The Paris prosecutor’s office has entrusted a judge with judicial information in Toulouse, in particular for “illegal taking of interests”. This file concerns the attempt to destabilize MP Corinne Vignon during the legislative elections of June 2017. Laurence Arribagé, her opponent, is summoned in mid-December.
In June 2017, the between-rounds of the legislative elections between Laurence Arribagé and Corinne Vignon was agitated by suspicions of tax fraud which the public prosecutor was seized of. Was this report of a deputy director of public finances logical or motivated to destabilize the candidate of La République en Marche? Four years later, and seven months before the legislative news, the Parisian examining magistrate Vincent Lemonier wants to clarify this question. And without hanging around.
This magistrate heard in his cabinet Pierre-Yves Couilleau, current general near the Court of Appeal of Bordeaux and prosecutor of Toulouse in 2017. At the time, he had signed a press release announcing the opening of the investigation for the suspicions of tax fraud of Corinne Vignon, elected Member of Parliament. These surveys were referred as of September 7, 2017 after a few verifications which considered that the sums received in the context of the creation of astral charts remained insignificant. Contacted, Pierre-Yves Couilleau refused to comment on his hearing with the examining magistrate.
In June 2017 the affair did not influence the choice of the ballot box since Corinne Vignon, La République en Marche, leading in the first round, joined the Palais Bourbon. And ten days after the end of the investigation into suspicion of fraud, the prosecution entrusted new investigations to the financial division of the judicial police. To determine the real motivation, and the exchanges, which existed in June 2017 between Marc Menvielle, deputy director of public finances, Laurence Arribagé outgoing deputy, Patrice Michel then vice-prosecutor at the Toulouse public prosecutor’s office and a business manager allergic to the candidacy of the deputy En Marche. This investigation was carried out at the end of January the opening of a judicial investigation, relocated to Paris, and opened in particular for “illegal taking of interests”, “violation of professional secrecy”, “active and passive corruption”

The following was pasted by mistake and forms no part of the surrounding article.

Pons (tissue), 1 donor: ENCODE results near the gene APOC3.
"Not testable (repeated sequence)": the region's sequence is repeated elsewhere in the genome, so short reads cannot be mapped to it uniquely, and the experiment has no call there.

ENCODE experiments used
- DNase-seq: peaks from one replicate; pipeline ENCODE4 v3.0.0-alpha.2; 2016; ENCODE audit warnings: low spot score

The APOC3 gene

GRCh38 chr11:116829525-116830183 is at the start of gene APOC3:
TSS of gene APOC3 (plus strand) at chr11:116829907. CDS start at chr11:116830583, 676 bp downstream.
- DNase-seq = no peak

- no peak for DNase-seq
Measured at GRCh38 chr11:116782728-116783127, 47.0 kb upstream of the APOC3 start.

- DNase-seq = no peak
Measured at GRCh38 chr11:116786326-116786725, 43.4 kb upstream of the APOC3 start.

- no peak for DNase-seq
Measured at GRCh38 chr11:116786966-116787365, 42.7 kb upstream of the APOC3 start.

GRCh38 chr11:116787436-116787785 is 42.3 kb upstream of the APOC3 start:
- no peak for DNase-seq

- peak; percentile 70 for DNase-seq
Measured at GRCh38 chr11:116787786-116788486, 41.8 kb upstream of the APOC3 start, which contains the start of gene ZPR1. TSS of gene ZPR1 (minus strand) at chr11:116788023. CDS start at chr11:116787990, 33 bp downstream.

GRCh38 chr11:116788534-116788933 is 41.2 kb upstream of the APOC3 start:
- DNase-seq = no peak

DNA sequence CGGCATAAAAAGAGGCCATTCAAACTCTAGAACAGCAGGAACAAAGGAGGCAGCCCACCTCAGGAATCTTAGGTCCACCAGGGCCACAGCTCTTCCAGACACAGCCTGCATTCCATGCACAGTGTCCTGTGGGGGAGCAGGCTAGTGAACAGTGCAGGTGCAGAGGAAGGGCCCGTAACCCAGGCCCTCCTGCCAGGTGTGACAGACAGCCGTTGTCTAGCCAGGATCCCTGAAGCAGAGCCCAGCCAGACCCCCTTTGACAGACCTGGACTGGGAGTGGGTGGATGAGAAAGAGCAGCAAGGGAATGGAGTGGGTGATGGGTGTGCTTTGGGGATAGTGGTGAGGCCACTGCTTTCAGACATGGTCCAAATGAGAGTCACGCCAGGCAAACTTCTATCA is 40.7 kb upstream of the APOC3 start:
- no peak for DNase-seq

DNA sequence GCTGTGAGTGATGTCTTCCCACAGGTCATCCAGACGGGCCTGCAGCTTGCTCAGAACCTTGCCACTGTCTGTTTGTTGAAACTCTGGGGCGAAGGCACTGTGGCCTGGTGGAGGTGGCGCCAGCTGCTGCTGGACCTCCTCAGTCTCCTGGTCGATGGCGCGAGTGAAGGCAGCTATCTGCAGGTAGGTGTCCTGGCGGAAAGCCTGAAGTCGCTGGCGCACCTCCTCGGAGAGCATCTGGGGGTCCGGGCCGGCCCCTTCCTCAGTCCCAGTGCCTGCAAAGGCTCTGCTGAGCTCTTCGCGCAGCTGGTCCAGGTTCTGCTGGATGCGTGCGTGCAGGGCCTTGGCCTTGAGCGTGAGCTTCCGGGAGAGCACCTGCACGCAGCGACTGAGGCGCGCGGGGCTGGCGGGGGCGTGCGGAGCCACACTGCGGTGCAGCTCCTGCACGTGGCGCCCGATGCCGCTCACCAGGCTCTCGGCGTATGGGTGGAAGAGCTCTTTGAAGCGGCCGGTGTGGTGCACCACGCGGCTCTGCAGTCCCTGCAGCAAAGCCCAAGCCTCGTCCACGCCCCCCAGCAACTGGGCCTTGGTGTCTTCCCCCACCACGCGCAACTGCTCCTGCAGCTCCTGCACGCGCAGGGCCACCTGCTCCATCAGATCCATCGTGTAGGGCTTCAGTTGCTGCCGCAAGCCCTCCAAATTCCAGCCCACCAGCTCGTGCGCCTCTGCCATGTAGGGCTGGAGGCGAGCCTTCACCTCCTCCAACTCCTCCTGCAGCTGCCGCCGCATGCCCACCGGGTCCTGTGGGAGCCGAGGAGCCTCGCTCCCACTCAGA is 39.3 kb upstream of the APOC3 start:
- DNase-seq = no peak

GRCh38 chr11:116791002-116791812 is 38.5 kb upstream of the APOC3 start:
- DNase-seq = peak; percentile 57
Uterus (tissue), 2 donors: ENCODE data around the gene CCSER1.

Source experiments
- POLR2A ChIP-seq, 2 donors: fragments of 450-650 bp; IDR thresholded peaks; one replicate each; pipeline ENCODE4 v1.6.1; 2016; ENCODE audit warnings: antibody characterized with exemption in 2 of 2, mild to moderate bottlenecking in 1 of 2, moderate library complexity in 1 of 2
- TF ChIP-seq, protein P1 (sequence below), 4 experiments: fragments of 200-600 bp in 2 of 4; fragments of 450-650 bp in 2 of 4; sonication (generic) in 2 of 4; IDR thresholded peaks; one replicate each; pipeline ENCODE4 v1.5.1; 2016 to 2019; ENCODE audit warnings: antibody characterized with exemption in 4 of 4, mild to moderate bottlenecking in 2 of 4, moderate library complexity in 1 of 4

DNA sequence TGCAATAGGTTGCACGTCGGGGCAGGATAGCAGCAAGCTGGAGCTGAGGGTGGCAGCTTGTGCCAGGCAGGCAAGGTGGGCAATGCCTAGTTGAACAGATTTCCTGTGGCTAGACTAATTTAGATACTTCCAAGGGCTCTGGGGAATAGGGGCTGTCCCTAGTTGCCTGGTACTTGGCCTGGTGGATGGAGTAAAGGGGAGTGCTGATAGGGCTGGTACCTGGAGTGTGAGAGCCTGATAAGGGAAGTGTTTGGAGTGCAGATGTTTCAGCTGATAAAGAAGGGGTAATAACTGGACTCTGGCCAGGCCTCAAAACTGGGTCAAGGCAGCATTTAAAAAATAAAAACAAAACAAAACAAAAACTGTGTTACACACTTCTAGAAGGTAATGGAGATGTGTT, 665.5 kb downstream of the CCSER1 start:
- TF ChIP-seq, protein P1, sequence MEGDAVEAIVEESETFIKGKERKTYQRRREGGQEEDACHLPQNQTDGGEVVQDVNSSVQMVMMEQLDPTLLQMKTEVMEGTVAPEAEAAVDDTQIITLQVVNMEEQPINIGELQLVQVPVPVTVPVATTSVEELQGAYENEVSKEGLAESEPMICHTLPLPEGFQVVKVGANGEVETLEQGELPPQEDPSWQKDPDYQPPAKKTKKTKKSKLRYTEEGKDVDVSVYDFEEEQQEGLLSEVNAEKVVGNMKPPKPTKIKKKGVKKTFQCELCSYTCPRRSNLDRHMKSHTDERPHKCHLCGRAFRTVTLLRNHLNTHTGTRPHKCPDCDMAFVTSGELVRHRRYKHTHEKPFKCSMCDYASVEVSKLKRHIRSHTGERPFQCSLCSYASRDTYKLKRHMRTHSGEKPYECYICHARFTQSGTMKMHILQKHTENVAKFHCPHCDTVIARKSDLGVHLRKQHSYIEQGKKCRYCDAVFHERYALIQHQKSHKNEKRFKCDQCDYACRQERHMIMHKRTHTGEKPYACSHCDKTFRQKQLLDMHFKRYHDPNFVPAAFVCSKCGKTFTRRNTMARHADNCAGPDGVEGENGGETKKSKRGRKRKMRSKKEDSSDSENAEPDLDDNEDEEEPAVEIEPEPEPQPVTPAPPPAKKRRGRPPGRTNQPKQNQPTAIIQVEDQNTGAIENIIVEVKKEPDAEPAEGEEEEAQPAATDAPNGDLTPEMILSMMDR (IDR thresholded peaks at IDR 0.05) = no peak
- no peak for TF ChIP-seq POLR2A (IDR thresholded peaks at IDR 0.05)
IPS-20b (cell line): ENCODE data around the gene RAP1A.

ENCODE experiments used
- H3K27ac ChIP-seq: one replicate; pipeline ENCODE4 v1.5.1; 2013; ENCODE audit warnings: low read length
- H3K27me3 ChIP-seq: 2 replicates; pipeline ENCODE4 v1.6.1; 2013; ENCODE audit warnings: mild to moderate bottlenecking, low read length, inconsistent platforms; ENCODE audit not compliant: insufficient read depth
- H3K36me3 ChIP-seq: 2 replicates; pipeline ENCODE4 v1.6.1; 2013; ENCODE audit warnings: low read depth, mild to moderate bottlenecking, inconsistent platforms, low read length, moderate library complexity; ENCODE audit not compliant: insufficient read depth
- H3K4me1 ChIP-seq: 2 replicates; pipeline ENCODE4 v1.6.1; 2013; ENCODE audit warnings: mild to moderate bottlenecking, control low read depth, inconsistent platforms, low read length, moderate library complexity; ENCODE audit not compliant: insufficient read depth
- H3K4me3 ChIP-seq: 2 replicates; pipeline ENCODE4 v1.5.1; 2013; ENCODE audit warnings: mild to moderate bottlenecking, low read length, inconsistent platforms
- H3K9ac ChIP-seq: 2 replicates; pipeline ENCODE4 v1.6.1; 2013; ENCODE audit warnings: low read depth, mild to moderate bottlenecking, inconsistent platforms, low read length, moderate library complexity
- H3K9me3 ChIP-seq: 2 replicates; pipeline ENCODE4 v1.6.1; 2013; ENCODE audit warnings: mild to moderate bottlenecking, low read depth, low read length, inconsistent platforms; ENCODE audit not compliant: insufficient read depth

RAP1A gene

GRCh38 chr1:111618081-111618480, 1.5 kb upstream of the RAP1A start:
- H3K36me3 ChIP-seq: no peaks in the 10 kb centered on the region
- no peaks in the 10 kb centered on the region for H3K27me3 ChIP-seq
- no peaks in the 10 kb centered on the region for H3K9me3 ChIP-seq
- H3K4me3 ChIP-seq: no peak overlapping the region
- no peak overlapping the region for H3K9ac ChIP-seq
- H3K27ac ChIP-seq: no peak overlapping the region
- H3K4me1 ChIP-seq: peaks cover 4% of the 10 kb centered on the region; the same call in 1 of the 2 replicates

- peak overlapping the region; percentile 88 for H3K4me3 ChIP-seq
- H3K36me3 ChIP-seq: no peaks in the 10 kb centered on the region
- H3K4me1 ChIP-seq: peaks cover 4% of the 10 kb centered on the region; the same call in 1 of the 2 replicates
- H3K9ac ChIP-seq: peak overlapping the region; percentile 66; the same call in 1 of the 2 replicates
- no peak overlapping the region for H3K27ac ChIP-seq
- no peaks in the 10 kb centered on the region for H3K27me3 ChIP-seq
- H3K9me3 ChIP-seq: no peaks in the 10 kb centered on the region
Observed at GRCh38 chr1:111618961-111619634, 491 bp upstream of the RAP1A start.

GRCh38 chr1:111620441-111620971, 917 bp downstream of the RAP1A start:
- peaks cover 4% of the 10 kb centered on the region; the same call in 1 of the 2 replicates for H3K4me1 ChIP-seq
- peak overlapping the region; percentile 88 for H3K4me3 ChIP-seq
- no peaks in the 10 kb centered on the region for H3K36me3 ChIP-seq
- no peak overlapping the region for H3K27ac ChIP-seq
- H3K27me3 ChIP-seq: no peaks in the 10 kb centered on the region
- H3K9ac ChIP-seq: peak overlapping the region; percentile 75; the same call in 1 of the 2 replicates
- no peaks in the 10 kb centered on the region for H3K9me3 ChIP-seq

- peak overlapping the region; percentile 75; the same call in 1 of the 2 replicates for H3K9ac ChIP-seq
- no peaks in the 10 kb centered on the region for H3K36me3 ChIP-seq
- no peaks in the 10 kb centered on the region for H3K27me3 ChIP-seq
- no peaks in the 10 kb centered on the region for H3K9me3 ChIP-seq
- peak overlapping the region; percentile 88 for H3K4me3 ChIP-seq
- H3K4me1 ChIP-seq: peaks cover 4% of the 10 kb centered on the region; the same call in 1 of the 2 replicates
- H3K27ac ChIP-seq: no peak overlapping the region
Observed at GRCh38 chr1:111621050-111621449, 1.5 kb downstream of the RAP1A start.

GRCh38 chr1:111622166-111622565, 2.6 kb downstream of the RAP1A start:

The use of Article 40, used to report the offense, constitutes an obligation for “any constituted authority, any public officer or civil servant ” when he has knowledge of a crime or an offense. He must then warn the prosecutor “without delay”. Can we blame this use at Marc Menvielle and his interlocutor, in this case the deputy prosecutor Patrice Michel? This is part of the debate. Not the only one. The investigating judge also wants to clarify a possible violation of professional secrecy which would have materialized by exchanges of messages between the four protagonists. No more a possible return of services rendered which motivates the possible corruption.
The four implicated are surprised at the suspicions but they avoid, like their lawyers, comments. They are summoned to the judge in December. To be indicted? Likely. Seven months from the future legislative, where Laurence Arribagé and Corinne Vignon will logically face each other again, the timing is cringe some teeth. For her part, MP Corinne Vignon has already joined as a civil party. She too is waiting to be heard alongside her lawyer Me Laurent de Caunes, who shows in passing, after having defended the mayor Les Républicains de Montauban, that the exercise of law has no political family.
A new open instruction
The Toulouse prosecutor Samuel Simon-Vuelta confirms the opening of a judicial investigation in another case of suspicion of illegal taking of interests. Marc Menvielle and his wife, public finance officers, are suspected of having mixed up friendly and professional relations with one of the managers of the restaurant La compagnie française. They would have alerted him to an upcoming tax raid. An offense contested by the respondents, such as that which concerned a former chartered accountant, Guy Lahournere, who would have benefited from a tax arrangement.
Presented twice at the correctional hearing in March and early October, this case was returned each time to the prosecution at the reasoned request of the defense. My Laurent Boguet and Thierry Carrère indeed believe that this “complex” file and an investigation by the judicial police oriented and incomplete ”deserves an instruction.